Even for those of us who have a pretty good grasp on our diet – eschewing most grains, keeping our carbohydrates below 100 grams a day, and even staying in ketosis for weeks at a time – eating out with friends, family, and colleagues is always difficult. It is easy to watch what we eat when we cook at home, but even the most introverted person has to dine out now and then, be it for a special occasion, vacation or a business trip, or when forget your carefully prepared lunch on the kitchen counter in a rush to get out the door in the morning.

restaurantMore and more restaurants have menu options that are gluten-free, primal-friendly, or keto-compliant, but they may nevertheless be loaded with calories, carbohydrates, and polyunsaturated fatty acids (PUFAs or industrial oils, which have high levels of oxidants). In fact, one study published in Journal of the American Academy of Nutrition and Dietetics (JAAND) found that over 90 percent of meals served at both large chain and local restaurants have more calories than would be recommended for an average meal for a standard eater.

Moreover, even when the restaurant menu provides calorie counts and lists other nutritional information, those numbers may be widely off. The values posted are calculated in a carefully controlled laboratory setting rather than “on the line’ when a busy chef might be trying to juggle a dozen or more complex orders and cannot take the time to carefully weigh or measure ingredients.

Despite these challenges, there are a number of ways of eating out now and then while still maintaining a healthy diet and lifestyle:

1. Choose the restaurant carefully.

Making healthy choices starts with where you go to eating. As it turns out, three of the most popular cuisines in the US — American, Italian, Chinese — tend to have the least healthy options. Opt instead to go to restaurants that specialize in cuisines that are more traditionally centered around veggies, healthy fats, and lean protein. Examples are Middle Eastern, Mediterranean, Vietnamese, Japanese, Greek, and Indian. Additional good choices are 2restaurants that specialize in using local ingredients and have menus that change seasonally (thankfully common where I live in the Hudson Valley region, the home of the farm-to-table movement) The focus on fresh, local produce not only results in a menu that is more vegetable-heavy, but also tends to use organic pasture-raised meats and wild-caught fish. These meals are not only healthier but taste better too.

2. Think leftovers.

Even when you can’t avoid going to the traditional Italian-American steakhouse (or, shudder, Olive Garden), you can still make smart choices in both what and how you order. You can opt for leaner cuts of meat, for example, and avoid pasta. It is also important in those situations to think about portion sizes. Many restaurants, particularly family-style restaurants, emphasize quantity over quality. The sizes of portions served in American restaurants, research has found, have more than doubled in the past twenty years. Consider this carefully when you order and when you start eating. You might order your meal from the appetizer section. Alternatively, if there is a particular dish you are craving (no matter how decadent) go ahead and order it but ask that half be put aside in a take-home container. That way you won’t overeat, and you’ll have another delicious meal to look forward to tomorrow.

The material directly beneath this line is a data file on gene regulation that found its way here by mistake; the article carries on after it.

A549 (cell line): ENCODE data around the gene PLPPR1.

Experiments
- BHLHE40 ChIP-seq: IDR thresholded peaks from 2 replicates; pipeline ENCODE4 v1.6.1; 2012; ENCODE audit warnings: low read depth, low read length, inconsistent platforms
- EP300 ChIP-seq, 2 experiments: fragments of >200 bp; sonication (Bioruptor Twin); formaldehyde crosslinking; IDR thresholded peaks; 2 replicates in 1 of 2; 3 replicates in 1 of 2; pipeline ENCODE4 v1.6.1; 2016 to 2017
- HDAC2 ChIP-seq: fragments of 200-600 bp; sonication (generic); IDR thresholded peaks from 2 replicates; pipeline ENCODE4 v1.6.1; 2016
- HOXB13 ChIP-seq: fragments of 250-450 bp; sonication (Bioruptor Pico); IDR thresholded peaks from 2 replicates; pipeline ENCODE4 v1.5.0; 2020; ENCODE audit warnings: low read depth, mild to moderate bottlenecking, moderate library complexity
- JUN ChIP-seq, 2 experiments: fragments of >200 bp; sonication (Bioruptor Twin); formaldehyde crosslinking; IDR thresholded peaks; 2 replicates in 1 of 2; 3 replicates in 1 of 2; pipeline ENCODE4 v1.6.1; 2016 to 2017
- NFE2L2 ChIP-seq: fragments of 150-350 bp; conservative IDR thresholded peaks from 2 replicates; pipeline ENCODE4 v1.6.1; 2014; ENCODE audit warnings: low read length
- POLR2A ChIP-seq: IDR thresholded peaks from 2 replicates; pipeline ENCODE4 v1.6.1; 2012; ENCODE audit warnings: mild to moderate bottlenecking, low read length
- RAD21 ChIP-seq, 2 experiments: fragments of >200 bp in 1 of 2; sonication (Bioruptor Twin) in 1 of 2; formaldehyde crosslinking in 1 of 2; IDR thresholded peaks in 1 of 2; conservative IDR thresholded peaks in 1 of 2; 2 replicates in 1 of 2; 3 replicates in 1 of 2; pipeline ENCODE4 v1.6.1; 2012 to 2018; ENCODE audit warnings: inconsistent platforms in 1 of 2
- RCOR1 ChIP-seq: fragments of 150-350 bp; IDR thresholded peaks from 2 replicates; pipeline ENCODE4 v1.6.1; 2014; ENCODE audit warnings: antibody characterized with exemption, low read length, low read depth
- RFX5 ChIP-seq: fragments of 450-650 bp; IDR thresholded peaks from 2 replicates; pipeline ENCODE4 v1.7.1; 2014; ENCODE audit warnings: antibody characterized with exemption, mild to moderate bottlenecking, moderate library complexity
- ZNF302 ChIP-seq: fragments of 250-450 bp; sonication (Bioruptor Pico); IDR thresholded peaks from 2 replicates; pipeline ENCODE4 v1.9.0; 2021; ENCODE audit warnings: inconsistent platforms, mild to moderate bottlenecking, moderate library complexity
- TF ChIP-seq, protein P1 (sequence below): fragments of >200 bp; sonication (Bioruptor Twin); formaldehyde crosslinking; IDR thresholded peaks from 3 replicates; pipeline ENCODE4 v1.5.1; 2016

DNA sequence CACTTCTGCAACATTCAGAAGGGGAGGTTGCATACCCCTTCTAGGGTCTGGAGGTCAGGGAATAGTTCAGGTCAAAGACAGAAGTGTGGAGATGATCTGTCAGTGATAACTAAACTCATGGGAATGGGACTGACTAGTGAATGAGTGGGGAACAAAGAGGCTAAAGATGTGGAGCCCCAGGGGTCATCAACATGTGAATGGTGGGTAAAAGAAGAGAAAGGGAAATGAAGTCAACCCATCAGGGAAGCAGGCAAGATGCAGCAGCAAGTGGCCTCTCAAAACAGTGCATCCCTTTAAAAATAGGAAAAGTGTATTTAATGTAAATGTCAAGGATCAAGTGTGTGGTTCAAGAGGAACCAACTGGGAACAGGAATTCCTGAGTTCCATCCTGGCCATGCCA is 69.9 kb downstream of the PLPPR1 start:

3. Avoid “saving up” for dinner. 

Even if you are going out to your favorite restaurant to celebrate a special occasion, don’t skimp on breakfast or lunch. Don’t deprive yourself throughout the day, otherwise it will make it that much harder not to eat an entire bowl of pasta, partake of the bread basket, or resist the more decadent entrees or desserts on the menu.

4. Dine out with a small group of friends and enjoy the conversation. 

When we dine out alone or only with our partner, our attention can often 2wander and the conversation can drag. As a result, we engage in mindless eating to fill that void, consuming far more food than we intended. Instead, if you are eating out, go with a small group of friends and keep the lively conversation going throughout the meal. This helps to slow the eating process and allows our bodies’ satiety signals (which take about 20 minutes to develop) to register before we eat too much. Another trick to slow our eating is to put the utensils down between each bite, only picking them up again after we’ve finished chewing each bit. By savoring our food in this way, we not only enjoy the food more, but we also end up eating less.

5. Go light on the booze.

It’s almost expected that we have a cocktail or a glass of wine when dining out. Nowadays, a table’s drink order is the first thing that the waiter takes. Although most bar selections are nothing but empty calories and carbohydrates – little more than sugar and alcohol – there are some ways to partake in an adult beverage without overdoing it. We can start by choosing our drink wisely, opting for drier wines (particularly reds) or distilled spirits with low to no calorie mixers (like a single-malt scotch on the rocks or a gin and tonic). We can also moderate our drinking of alcohol, opting for one glass of wine with dinner and then switching to club soda, or sticking with ice tea throughout the meal but ending dinner with a nice aperitif. This not only makes sense from a caloric perspective, but also is good for the wallet since most alcoholic drinks are marked up 400% to 1000% at most restaurants.

Eating well and staying fit doesn’t mean that we can’t go to a restaurant or cafe and have fun. It just requires that we make smarter choices when we do decide to eat out.

 

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